LPI Seminar Series
Effective January 1, 2011, LPI seminars will be held on Fridays.
LPI seminars are held from 3:30–4:30 p.m. in the Lecture Hall at USRA, 3600 Bay Area Boulevard, Houston, Texas. Refreshments are served at 4:30 p.m. For more information, please contact Georgiana Kramer (phone: 281-486-2141; e-mail: firstname.lastname@example.org) or Francesca Scipioni (phone: 281-486-2108; e-mail: email@example.com). A map of the Clear Lake area is available here. This schedule is subject to revision.
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- Friday, February 19, 2016 - Lecture Hall, 3:30 PM
Nicolas LeCorvec, Lunar and Planetary Institute
Effects of mechanical, rheological and tectonic controls on the formation of giant radial dike systems on Venus: Insights from finite element modeling.
Radial dike systems are intriguing magmato-tectonic features occurring on Venus, Earth and Mars. For such systems to form, massive quantities of magma ascending from the mantle must be redirected laterally at shallow depths within the lithosphere over several hundred kilometers. Observations have shown different patterns from continuous fanning to subswarms of subparallel dikes. As magma ascends towards the surface, accumulation in reservoirs situated at various depths within the lithosphere is often coupled with the growth of a volcanic edifice at the surface. The stability of magma reservoirs, and therefore the generation of magmatic intrusions, is influenced by their shape, their location, the tectonic environment and the mechanical and rheological properties of the lithosphere. Based on previous work investigating the role of flexure on the stability of magma reservoirs, we developed new models to test: 1- the role of a mechanically-layered lithosphere; 2- the role of extensional stresses; and 3- the ellipticity of magmatic reservoirs on the formation of these radial dike systems. To explore these scenarios, we used the COMSOL Multiphysics finite element package allowing us to develop: 1- 2D axisymmetric elastic models made of mantle and crustal components; 2- 3D elastic models in which an extensional stress was applied; and 3- elliptical magmatic reservoirs embedded within 2D axisymmetric elastoplastic models. Different tectonic environments were studied: lithostatic, upward flexure due to uplift consistent with a plume-derived origin and downward flexure due to the load of a volcanic edifice. Mechanical layering within the lithosphere impacts the location of failure along a magmatic reservoir and the type of magmatic intrusions. We observe that shallow magma reservoirs in an upward flexure environment tend to produce radial dikes. Regional Extensional stresses in 3D tend to focus the location of failure along the magma reservoir, therefore limiting the formation of continuous fanning pattern. Finally, the elliptical shape of a magma reservoir favors continued expansion and increasing ellipticity, because failure at the midsection requires less overpressure as the ellipticity of the reservoir increases. These results highlight new physical and structural controls on the formation of radial dike systems on Venus. Specifically, we can infer 1- potential crust/mantle ratios within the Venusian lithosphere; 2- the extensional stress regime linked to the formation of specific radial dike systems; and 3- the mechanisms of magma chamber growth linked to the formation of calderae observed in conjunction with radial dike systems on Venus.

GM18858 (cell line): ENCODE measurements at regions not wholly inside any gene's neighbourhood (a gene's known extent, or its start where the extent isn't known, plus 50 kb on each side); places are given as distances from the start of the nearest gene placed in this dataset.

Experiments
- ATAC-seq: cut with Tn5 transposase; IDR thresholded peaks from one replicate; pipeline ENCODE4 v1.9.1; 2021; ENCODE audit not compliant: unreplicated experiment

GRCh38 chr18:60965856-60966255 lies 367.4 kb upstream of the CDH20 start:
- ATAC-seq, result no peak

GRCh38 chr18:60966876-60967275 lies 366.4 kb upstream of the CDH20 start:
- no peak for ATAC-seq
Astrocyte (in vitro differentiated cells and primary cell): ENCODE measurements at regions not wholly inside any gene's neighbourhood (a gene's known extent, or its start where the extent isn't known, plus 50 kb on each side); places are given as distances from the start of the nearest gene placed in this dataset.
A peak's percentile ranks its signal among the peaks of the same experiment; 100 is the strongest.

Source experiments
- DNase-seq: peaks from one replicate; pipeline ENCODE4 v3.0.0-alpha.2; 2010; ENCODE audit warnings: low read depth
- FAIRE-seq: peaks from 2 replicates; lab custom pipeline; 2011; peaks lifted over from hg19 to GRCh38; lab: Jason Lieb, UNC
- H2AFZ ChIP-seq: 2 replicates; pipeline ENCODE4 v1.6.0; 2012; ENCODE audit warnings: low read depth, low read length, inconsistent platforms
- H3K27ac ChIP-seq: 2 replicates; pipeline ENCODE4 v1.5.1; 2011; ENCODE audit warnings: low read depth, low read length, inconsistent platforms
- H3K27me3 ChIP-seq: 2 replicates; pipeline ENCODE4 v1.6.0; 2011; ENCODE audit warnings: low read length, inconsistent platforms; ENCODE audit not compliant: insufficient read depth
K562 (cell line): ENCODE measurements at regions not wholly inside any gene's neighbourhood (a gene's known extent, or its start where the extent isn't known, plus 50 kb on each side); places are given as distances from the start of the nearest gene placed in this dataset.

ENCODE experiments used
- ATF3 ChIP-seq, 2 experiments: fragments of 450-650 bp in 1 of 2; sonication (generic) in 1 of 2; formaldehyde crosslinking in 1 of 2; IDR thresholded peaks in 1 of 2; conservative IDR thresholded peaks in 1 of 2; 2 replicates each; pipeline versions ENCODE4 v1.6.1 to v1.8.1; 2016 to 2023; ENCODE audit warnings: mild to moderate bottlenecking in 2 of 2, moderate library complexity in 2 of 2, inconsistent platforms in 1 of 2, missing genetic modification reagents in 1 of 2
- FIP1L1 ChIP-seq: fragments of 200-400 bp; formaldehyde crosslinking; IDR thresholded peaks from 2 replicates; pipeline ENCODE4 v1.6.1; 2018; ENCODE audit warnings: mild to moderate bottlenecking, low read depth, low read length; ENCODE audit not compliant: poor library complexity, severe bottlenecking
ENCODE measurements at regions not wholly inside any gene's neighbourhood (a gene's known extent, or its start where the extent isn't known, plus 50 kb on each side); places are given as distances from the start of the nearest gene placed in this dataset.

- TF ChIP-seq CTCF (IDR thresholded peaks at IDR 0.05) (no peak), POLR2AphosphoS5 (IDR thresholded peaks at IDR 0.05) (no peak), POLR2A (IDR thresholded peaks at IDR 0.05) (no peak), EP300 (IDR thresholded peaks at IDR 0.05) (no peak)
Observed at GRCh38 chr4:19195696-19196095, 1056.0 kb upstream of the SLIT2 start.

- Friday, February 26, 2016 - Lecture Hall, 3:30 PM
Peter James, Lamont-Doherty Earth Observatory at Columbia University
Crustal structure of the South-Pole Aitken Basin from GRAIL and LOLA
The Moon's South Pole-Aitken basin (SPA) is the largest confirmed impact basin on the Moon, and it delineates one of the ~4 major lunar terranes. The gravity and topography data from GRAIL and LOLA respectively provide an opportunity to study the structure the crust and mantle under SPA. Long-wavelength gravity and topography are sensitive to the uppermost several hundred kilometers of the lunar interior, and are consequently sensitive to mass heterogeneities in the lunar mantle. Short wavelength gravity and topography data primarily reveal the bulk densities of the crust. Remote sensing instruments such as the Moon Mineralogy Mapper have detected the presence of anorthosites, pyroxenes, and olivines in various parts of the basin, but ambiguities remain: it is not known whether surface compositions are representative of the crust as a whole, and absolute abundances of mafic components are poorly constrained. By correcting for the distribution of porosity in the lunar crust, I use gravity and topography to estimate the grain densities of various crustal features in SPA. In particular, the rings and peak-rings of basins superimposed on SPA offer an opportunity to sample compositions of materials that originated deep within SPA’s impact melt sheet.
- Friday, April 8, 2016 - Lecture Hall, 3:30 PM
Julie Stopar, Arizona State University
- Friday, April 15, 2016 - Lecture Hall, 3:30 PM
Silvia Protopapa, University of Maryland
- Friday, April 22, 2016 - Lecture Hall, 3:30 PM
Dominique Weis, University of British Columbia
- Friday, April 29, 2016 - Lecture Hall, 3:30 PM
Andrew Rivkin, Johns Hopkins University Applied Physics Laboratory